Sunday, January 16, 2011

More Adventures in Liam Land

The great thing about raising kids is that each day is a new adventure. Lately it seems that most of my adventures have to do with poop. Poop under his fingernails, poop ground into my carpets, poop in his hair, poop smeared on the bottom of the bathtub, and occasionally even some poop in a diaper or two.

Luckily there has been more to our adventures than just poop. We got a snow day this past week, and all the kids got to try out sleds for the first time in their cute little lives. Other than the part where Liam fell face down into the snow and was too bundled up to be able to stand again, I think he really enjoyed it. He squealed with delight each time we'd go down the hill together.

Liam is also doing better and better (though not completely better) about wearing his hearing aids, too. I'm not sure what benefit he's getting from them right now, but I do know he's doing better. That alone is something to be excited about.

In other news, we finally have a date for him to get his tonsils and adenoids out and new tubes put into his ears. February 8th he's scheduled to get it all done, and then we can move on to monitoring his hearing so we can decide when and if we're going to get him a cochlear implant. It feels like time has sort of stood still for him the last few months, and at the same time it seems to have just flown by. It's crazy how life does that sometimes.

So there you have it. Poop, snow, and tubes are about all the adventures we've been having around here. It's not much to some, but it's life in general for us.

Thursday, January 6, 2011

Liam Has His Person

When we first moved here, one of my major concerns was whether or not my children would fit in and feel loved and close to people like they did in Texas. Each of my kids had their own special "person" who loved them in a special way that was different from their peers. I don't think it's even so much that each one had someone who favored them, but maybe that's just what it was. More than anything, it was that they each had someone who loved and understood them unconditionally.

Aiden had Angela. CJ had quite a few people, but I think his heart really belonged to Jim. It still does for that matter. Rachel has Gabriella. They've been bonded since Rachel was about 6 days old. Drezden had Linda. He loves his Linda. He also had his Ms. Buffy or Buppy as he preferred to call her. All four of my oldest children had someone who was there for them when it mattered most and who I knew would be a lifelong friend for them. There was some comfort in knowing that they each had an adult mentor in their lives who loved and cherished them.

Liam had people who adored him, most especially Linda (Jim's wife), but she couldn't come with him and hold his hand and guide him through the difficult transition from TX where everyone in the ward knew and loved him to this new place with a big new ward and no one who really knew and understood him. Liam was the one who weighed most heavily on my heart when it came to really needing "his person" and not really having one here. While he does have his Kassidi, he still needed something a little more. I worried that that person wouldn't come or that they'd come too late.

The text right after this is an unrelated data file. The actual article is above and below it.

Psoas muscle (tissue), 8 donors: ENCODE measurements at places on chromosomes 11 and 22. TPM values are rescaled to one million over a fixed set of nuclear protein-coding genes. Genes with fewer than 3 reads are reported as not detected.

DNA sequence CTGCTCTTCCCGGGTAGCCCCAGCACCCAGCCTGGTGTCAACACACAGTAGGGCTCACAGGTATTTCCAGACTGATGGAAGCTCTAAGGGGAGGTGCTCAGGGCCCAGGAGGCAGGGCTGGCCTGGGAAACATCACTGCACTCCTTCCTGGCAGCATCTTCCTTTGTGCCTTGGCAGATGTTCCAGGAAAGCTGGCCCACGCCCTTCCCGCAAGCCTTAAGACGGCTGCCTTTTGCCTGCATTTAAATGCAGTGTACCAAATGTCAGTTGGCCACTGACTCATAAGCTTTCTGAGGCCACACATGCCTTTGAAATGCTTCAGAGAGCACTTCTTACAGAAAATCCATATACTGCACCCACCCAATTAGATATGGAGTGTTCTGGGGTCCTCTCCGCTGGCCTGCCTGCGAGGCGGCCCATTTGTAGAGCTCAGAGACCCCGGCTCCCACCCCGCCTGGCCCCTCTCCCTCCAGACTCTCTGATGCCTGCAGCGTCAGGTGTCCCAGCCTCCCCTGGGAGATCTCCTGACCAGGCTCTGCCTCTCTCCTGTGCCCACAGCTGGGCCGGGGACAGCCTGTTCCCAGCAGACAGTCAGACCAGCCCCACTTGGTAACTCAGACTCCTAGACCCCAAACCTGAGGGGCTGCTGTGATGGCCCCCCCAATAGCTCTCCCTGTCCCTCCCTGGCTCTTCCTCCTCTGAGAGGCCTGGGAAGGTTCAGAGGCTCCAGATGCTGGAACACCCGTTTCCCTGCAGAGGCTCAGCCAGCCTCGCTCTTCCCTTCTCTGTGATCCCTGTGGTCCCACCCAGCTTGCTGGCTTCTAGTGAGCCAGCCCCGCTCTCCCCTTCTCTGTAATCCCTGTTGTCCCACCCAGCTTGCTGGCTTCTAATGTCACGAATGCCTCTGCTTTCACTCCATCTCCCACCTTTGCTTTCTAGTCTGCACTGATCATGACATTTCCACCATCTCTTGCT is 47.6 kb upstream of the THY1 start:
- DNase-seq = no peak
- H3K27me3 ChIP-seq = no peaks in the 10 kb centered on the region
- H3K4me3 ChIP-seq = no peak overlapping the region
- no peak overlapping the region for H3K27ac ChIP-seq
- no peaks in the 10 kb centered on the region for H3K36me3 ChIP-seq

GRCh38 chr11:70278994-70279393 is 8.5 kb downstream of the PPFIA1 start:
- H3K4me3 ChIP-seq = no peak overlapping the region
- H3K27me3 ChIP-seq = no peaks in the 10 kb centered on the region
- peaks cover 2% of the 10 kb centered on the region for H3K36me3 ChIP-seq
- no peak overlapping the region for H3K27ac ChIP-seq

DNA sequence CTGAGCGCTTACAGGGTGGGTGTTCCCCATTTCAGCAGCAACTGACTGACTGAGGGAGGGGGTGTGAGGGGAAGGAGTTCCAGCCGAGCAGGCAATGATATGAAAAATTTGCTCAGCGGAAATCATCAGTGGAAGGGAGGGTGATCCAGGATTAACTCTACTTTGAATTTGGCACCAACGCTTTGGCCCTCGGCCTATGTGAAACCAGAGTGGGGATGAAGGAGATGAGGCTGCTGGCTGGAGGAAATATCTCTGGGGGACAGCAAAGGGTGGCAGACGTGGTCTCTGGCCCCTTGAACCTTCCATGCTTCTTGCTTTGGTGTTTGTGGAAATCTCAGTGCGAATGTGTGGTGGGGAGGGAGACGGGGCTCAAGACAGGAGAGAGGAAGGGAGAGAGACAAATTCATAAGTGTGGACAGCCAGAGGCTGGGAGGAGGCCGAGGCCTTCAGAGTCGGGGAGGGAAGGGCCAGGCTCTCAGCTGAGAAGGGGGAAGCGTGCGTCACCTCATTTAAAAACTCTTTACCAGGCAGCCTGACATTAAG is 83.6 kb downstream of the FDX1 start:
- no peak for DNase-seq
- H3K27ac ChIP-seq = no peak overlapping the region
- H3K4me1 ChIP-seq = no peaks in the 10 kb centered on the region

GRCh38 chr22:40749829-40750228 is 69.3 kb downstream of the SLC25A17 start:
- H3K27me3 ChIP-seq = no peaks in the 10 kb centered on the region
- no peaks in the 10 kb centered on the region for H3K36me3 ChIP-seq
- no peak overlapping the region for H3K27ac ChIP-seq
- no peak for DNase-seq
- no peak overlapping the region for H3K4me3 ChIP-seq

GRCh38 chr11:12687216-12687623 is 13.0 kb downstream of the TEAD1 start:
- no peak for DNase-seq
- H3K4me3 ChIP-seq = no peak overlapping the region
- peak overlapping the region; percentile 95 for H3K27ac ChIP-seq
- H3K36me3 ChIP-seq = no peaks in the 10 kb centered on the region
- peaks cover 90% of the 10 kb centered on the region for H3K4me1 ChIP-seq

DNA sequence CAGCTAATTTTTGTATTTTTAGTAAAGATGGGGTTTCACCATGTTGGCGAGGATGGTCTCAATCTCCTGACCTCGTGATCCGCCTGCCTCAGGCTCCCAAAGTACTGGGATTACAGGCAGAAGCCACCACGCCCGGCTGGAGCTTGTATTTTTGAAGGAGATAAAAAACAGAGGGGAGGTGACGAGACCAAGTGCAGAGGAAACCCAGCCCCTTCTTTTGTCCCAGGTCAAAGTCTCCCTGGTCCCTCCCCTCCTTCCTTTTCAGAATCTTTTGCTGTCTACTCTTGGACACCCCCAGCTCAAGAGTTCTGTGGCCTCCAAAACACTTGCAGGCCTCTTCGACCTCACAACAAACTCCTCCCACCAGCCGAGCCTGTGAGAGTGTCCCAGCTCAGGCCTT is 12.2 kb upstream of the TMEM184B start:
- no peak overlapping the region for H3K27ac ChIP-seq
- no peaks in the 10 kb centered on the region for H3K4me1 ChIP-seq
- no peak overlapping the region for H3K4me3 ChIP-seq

His first few weeks of nursery at church were awful. He had a sweet and dedicated teacher, but she was extremely pregnant and the classroom was simply too small for the number of children in there. When Liam came in, he was all over the place. He was like a little tornado on two feet. There was nothing even remotely successful about those first weeks in nursery and I would come home and just cry every Sunday after church. I dreaded going. I knew we needed to be there, but I hated knowing that he was "that one kid" that every teacher dreads having show up. His teacher never showed any dislike for him and never said one unkind thing, but I know he was more than a little challenging for her.

About five weeks after moving here, the nursery was split and Liam was moved to the younger nursery along with about six other kids. His class had been cut more than in half AND they had their own space. That alone was a huge blessing. Still, there was something more profound that happened that week. Sister Meier was called to be one of his two nursery leaders.

I remember vividly my first impression of Debra. She seemed so poised and put together. And she smiled a lot. Really, a lot, but not the cheesy kind of smile that hurts your face at the end of the day. She has the kind of smile that shows a sort of contentment with life and a genuine joy in being where she happens to be in that moment. If you've ever seen that kind of smile, you know what I'm talking about. I had spoken a little bit with her in weeks previous to her being called to Liam's nursery because she was a substitute one Sunday. I'd been asked to be in there whenever he was there so that he could only terrorize half the children rather than all of them. She shared a little about her life and her family. She talked about how she loved being with the little ones since her youngest was twelve now. She'd home schooled all of her children and really loved being with them. I remember taking a huge sigh of relief when her name was read off as his new teacher because I knew she'd at least be able to tolerate him and maybe even enjoy him a little.